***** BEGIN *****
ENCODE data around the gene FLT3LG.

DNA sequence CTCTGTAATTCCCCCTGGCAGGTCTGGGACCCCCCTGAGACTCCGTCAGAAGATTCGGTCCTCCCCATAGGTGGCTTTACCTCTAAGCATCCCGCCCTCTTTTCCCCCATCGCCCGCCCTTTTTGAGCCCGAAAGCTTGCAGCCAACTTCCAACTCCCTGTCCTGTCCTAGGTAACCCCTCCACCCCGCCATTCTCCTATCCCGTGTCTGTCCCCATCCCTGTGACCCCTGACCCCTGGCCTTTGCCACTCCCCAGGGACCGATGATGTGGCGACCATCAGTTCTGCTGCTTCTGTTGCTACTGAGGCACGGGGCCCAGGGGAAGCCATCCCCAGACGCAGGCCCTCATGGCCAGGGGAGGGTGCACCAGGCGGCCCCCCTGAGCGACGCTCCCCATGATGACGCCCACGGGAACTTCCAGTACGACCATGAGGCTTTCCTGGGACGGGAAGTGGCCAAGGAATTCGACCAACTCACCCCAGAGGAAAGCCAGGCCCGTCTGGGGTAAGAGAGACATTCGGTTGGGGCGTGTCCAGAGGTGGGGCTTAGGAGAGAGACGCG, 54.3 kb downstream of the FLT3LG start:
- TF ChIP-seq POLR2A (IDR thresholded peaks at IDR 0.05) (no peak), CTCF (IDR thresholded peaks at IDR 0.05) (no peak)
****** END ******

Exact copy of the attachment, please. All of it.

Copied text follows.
ENCODE data around the gene FLT3LG.

DNA sequence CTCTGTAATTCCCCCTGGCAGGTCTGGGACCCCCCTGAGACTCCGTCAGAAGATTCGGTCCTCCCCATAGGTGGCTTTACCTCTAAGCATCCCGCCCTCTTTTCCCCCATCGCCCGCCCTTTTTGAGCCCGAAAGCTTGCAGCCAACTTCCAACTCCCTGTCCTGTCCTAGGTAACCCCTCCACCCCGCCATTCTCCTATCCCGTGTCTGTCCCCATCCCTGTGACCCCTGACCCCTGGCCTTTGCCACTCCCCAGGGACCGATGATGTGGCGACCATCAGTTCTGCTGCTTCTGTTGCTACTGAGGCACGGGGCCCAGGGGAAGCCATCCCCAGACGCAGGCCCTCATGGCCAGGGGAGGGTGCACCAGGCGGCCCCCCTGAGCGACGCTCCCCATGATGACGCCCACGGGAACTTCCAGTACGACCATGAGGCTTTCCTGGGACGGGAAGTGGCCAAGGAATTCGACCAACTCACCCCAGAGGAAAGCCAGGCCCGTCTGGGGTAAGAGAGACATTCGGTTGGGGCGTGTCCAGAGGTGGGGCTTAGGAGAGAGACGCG, 54.3 kb downstream of the FLT3LG start:
- TF ChIP-seq POLR2A (IDR thresholded peaks at IDR 0.05) (no peak), CTCF (IDR thresholded peaks at IDR 0.05) (no peak)